Reverse Mount Macro Adapter

Discussion in 'Photography Beginners' Forum' started by ~myStical~, Feb 28, 2010.

  1. ~myStical~

    ~myStical~ TPF Noob!

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    I don't have the money to buy a macro lens for close up photos. So I was wondering if a "Reverse Mount Macro Adapter" do an OKAY job in getting some close shots?

    I own a Nikon D40, with a kit lens 18-55mm and also 50mm lens. Will a Reverse Mount Macro Adapter be compatible with my camera and lens? And which one should I get exactly ?

    Help me out guys , please !
     
    Last edited: Feb 28, 2010
  2. Derrel

    Derrel Mr. Rain Cloud

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    Get the Nikon BR-2A lens reversing adapter ring, which is suitable for Nikons with electronic contacts. It has a 52mm threaded end, and the other end has a Nikon mount. Many people would just say the BR-2, but that ring can, over time, wear and or ruin the camera's contacts, so you really want a BR-2A.

    2657 Nikon BR-2A 52mm Lens Reversing Ring

    it is $39.95.
     
  3. Dwig

    Dwig TPF Noob!

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    There are two completely different types of "reverse mount adapters" for close-up/macro use:

    1: The classic "lens reversing ring": These rings have a male filter thread on one end and a lens flange on the other. This is the type Derrel referred to. Nikon's BR-2 ring is this type of reversing ring. It allows you to mount any lens with a 52mm filter thread directly onto a camera body, or onto tubes or bellows, with the lens reversed (front element facing sensor). All functions, including iris stop down, are completely manual and there is no focusing adjustment, per se. When using zooms, there is some magnification adjustment available when you zoom, but the focusing ring does almost nothing. The 50mm f/1.8 works extremely well this way and many mid-range zooms (modest wide to modest tele) also deliver good results as some zoom settings.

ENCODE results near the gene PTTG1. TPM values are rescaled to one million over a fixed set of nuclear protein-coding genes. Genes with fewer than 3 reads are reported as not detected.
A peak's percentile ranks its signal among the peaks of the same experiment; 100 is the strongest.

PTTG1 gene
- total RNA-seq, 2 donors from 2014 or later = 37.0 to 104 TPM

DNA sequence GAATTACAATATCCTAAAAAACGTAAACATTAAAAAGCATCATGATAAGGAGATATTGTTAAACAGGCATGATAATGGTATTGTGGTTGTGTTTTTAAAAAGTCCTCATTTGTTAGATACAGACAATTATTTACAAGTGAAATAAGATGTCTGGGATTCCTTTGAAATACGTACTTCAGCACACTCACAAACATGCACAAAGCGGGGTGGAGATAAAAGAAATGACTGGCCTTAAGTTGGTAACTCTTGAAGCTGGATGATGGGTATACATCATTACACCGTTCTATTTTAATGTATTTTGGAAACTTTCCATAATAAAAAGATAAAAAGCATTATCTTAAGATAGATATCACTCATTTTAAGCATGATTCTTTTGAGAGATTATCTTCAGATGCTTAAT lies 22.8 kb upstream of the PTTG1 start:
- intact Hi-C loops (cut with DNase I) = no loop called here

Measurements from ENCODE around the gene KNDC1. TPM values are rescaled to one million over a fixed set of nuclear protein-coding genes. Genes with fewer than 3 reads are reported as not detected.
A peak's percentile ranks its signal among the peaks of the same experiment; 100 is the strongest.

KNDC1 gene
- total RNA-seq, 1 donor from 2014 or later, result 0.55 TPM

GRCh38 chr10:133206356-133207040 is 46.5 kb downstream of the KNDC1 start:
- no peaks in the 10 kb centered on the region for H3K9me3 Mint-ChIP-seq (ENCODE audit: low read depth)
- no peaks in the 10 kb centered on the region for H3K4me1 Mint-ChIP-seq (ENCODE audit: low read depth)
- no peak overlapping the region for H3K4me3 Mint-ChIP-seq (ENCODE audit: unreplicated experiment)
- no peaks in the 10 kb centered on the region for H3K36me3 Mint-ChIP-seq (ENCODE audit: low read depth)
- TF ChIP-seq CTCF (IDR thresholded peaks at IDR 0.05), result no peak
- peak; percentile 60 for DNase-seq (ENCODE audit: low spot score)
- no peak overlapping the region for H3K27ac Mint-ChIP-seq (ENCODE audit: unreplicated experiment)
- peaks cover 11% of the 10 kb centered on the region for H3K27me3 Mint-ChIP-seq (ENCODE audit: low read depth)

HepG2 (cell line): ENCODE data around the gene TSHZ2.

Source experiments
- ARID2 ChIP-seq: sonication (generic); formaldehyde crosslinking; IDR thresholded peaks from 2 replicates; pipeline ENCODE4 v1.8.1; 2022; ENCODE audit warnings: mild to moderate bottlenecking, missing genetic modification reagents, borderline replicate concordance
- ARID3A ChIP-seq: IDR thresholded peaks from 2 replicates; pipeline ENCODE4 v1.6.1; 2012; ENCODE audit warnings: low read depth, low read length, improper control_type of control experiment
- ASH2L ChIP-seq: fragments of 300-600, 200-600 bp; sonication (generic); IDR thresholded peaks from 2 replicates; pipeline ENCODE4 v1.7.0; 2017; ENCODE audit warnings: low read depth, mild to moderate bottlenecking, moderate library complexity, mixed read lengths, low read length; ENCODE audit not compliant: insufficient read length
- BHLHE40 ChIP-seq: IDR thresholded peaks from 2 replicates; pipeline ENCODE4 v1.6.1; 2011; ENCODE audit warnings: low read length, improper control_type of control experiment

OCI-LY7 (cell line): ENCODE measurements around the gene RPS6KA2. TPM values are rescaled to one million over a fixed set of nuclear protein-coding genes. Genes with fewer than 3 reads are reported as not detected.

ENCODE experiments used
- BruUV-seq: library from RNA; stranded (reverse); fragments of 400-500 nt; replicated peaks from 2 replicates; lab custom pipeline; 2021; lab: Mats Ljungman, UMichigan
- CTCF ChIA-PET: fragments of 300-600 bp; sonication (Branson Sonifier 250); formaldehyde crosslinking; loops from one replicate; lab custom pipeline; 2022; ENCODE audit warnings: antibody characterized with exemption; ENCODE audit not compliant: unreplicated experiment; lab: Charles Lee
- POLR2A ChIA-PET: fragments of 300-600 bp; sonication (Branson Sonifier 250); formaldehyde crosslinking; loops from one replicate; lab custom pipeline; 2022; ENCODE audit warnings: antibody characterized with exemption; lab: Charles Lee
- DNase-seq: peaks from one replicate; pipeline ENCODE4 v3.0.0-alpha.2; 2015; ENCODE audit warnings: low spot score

2: The rings most often termed "macro coupler". Theses rings have male filter threads on both ends. With this type of coupler, one lens is mounted normally on the body and the second lens is reversed and mounted onto the front of the first. This second reversed lens functions as a well correct and very strong closeup lens. All automation available in the lens that is mounted normally is retained and a modest amount of focusing is possible. Zooming will also produce a reasonable change in magnification. The reversed second lens should generally be a very fast lens; your 50mm f/1.8 will work well in this position. For the lenses you list, you would use one with 52mm male threads on both sides.
     
  4. lexdiamond20

    lexdiamond20 TPF Noob!

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    Got a knockoff on Amazon for about $12. Only played with it for about 2 mins. Seems to work. Not as good as a true macro but the next best thing. Needs tons of light and it wont meter or AF.
     

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